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    1. I keep thinking about the day Obama was elected, still one of the happiest days of my life. I had just turned 21 and was in my last year of university, and even though the economy had just crashed, I was thrilled that we'd managed to put an intelligent, level-headed, empathetic person in the White House. I can't help but wonder how my twenties would have been different if they'd started with Trump. I know I'm still young, but I feel for the people who are even younger than I am (you're in your early twenties, right?) and find themselves confronting this bleak new reality. Especially young LGBT people and people of color.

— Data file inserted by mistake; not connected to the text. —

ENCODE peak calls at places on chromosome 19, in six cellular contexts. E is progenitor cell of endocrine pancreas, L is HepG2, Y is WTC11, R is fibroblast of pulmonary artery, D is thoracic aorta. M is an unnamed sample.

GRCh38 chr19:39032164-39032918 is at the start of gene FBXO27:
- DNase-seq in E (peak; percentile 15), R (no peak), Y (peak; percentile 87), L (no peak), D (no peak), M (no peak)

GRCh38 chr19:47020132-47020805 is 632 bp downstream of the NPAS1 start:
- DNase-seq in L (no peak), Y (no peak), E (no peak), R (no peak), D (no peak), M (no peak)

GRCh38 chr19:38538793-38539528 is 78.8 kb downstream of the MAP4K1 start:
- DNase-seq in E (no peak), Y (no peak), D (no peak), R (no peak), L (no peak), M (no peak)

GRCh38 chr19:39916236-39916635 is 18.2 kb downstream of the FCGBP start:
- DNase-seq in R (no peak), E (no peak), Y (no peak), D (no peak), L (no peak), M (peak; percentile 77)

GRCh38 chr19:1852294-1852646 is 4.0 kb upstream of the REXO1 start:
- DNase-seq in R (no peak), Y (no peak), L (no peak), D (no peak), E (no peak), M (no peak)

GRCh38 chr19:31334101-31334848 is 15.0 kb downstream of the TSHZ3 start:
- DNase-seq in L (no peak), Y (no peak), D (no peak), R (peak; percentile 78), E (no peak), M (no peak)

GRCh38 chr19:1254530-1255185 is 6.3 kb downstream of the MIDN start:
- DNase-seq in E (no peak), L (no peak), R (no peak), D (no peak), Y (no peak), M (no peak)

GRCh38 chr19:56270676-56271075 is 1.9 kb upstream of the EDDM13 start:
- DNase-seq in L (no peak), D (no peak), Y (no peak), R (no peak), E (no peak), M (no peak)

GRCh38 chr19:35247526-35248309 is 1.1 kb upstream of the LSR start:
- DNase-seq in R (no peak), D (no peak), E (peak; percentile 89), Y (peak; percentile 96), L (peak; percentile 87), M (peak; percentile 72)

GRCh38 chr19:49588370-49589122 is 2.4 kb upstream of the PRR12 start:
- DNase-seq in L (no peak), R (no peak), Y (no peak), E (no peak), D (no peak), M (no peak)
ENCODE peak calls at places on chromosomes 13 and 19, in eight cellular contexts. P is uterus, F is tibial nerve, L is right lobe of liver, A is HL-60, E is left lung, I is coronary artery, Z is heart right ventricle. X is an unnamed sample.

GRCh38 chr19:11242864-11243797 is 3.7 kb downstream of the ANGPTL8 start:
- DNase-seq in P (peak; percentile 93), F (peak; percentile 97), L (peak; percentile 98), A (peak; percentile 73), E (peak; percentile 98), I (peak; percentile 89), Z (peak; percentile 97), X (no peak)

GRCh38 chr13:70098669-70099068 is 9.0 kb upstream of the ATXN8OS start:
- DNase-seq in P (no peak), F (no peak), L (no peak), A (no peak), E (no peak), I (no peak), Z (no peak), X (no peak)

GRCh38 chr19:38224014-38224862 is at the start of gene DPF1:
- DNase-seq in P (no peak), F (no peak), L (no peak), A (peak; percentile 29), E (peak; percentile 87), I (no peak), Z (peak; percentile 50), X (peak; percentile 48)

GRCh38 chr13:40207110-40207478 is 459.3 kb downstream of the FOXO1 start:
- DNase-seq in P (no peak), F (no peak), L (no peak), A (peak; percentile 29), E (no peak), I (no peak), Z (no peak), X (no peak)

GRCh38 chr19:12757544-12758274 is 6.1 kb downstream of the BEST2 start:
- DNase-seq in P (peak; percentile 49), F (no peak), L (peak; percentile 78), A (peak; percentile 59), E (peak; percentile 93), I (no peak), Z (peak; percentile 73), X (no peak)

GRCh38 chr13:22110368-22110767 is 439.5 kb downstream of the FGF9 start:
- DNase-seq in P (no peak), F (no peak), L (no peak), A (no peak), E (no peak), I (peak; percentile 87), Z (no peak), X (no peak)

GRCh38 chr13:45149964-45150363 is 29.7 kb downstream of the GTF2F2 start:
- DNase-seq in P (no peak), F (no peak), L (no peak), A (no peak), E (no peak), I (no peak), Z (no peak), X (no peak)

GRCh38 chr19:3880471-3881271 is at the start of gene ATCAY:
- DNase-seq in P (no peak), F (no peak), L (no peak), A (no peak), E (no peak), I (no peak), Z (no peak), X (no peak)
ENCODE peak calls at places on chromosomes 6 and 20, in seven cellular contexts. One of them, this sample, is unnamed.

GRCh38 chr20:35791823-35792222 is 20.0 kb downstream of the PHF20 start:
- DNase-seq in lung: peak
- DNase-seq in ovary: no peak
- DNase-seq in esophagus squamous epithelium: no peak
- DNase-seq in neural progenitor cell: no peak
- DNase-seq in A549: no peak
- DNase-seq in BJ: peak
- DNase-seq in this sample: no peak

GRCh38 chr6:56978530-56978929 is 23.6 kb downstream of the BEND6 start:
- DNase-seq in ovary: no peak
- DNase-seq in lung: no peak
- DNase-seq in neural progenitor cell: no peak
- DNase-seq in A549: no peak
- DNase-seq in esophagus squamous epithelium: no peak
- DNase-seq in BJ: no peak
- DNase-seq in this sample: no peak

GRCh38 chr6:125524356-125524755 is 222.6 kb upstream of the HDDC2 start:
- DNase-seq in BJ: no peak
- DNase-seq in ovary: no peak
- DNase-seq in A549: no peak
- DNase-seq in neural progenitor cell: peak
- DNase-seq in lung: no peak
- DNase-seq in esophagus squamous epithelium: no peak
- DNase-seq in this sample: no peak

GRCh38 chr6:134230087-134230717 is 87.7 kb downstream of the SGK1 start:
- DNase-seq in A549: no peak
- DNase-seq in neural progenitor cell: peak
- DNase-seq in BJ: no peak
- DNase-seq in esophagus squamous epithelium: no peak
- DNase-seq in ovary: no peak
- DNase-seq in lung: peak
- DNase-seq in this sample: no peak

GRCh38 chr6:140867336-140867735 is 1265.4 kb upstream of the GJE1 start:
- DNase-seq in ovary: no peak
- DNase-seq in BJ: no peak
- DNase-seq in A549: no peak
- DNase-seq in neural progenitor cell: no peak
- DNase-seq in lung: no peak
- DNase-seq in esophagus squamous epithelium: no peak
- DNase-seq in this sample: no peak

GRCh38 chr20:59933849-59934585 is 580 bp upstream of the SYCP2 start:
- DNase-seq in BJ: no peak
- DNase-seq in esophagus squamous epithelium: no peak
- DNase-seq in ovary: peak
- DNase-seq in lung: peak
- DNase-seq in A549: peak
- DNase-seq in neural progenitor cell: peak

Mike Pence is terrifying. I don't know who's worse, honestly: Trump, who is totally impulsive and has no real ideology, or Pence, who is level-headed and has one of the scariest ideologies in the country. Lucky for us, we get both!

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    2. Yep, I'm 22. It's a weird age to be when it comes to politics - I was never really aware of a pre-9/11 world, and the American political climate has been so polarized throughout my life. The Obama presidency (which ran throughout my early teens to early 20s) was pretty good overall, but the rise of the alt-right hasn't been great. It's a scary time!

      Pence has always scared me more because he's calculated and has a horrifying track record, and I worry that ultimately he'll be what Cheney was to Bush and end up having a huge influence over Trump. Ugh, it's been a week and I still can't quite believe it.